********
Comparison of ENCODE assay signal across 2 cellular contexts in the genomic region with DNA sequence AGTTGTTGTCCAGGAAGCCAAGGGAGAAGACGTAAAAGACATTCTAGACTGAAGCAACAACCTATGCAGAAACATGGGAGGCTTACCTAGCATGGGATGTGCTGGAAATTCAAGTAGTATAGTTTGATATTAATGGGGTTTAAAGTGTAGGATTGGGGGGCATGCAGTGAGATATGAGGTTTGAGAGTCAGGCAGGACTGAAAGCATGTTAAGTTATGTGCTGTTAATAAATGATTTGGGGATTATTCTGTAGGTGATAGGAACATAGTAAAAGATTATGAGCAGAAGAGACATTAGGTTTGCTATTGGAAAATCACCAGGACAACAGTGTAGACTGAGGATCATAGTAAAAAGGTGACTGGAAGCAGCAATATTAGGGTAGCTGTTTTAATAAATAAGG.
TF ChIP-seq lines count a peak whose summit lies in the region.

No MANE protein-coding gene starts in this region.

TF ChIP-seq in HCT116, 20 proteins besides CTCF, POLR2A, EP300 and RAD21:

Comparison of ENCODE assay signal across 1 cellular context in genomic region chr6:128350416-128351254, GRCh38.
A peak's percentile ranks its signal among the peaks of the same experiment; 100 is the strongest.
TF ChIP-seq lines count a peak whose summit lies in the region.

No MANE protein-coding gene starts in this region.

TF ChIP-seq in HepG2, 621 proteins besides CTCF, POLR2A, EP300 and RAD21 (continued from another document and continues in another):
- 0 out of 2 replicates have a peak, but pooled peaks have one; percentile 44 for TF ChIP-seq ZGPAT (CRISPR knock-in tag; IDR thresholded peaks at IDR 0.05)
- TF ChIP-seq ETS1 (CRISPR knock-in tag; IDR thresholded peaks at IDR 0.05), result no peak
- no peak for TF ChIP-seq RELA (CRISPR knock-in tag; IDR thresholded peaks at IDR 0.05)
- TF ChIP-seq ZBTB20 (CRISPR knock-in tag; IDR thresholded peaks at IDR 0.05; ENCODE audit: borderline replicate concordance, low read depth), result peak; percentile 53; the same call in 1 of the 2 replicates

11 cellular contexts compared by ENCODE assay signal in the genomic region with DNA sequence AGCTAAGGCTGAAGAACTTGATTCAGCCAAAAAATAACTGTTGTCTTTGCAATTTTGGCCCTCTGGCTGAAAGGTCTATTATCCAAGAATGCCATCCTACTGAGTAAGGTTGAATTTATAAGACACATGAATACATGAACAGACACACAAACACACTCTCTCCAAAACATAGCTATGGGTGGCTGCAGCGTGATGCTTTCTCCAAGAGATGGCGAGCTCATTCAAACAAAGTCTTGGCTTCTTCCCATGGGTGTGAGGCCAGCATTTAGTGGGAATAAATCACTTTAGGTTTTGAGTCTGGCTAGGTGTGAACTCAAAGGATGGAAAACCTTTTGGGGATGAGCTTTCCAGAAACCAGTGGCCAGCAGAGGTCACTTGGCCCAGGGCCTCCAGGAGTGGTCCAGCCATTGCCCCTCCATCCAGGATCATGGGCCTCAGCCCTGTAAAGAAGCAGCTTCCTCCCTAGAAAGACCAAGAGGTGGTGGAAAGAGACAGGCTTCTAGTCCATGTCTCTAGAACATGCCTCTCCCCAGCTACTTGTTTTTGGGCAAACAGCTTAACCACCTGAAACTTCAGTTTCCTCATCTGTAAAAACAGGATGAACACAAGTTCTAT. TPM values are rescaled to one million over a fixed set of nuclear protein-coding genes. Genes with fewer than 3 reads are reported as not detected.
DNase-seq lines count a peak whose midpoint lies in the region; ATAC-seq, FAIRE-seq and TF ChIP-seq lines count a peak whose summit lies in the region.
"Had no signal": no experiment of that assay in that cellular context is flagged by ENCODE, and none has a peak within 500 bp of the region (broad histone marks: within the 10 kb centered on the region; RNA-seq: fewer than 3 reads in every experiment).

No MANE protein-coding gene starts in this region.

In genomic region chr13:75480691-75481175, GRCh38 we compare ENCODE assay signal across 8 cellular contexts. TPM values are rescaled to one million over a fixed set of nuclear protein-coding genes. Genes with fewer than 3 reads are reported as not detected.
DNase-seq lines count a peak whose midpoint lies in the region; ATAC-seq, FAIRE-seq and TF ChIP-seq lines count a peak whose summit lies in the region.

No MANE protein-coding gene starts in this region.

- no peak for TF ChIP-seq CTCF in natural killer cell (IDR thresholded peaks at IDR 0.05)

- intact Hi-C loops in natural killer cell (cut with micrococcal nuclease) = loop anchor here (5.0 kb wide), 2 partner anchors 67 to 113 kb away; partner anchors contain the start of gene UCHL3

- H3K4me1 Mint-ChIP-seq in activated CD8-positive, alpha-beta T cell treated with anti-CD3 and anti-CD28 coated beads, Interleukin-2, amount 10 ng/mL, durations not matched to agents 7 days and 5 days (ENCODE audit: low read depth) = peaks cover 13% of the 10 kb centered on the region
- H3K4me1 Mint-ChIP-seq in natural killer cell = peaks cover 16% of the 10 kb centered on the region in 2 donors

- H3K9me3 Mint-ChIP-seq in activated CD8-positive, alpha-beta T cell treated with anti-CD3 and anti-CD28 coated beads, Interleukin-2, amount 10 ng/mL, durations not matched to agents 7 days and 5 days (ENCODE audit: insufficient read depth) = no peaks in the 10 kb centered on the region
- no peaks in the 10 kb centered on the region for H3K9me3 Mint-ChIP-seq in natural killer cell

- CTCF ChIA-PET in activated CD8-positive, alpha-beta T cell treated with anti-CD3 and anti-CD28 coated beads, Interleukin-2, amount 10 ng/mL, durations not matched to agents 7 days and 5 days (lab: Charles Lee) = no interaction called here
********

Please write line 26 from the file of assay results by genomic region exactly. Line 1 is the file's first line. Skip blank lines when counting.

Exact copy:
- no peaks in the 10 kb centered on the region for H3K9me3 Mint-ChIP-seq in natural killer cell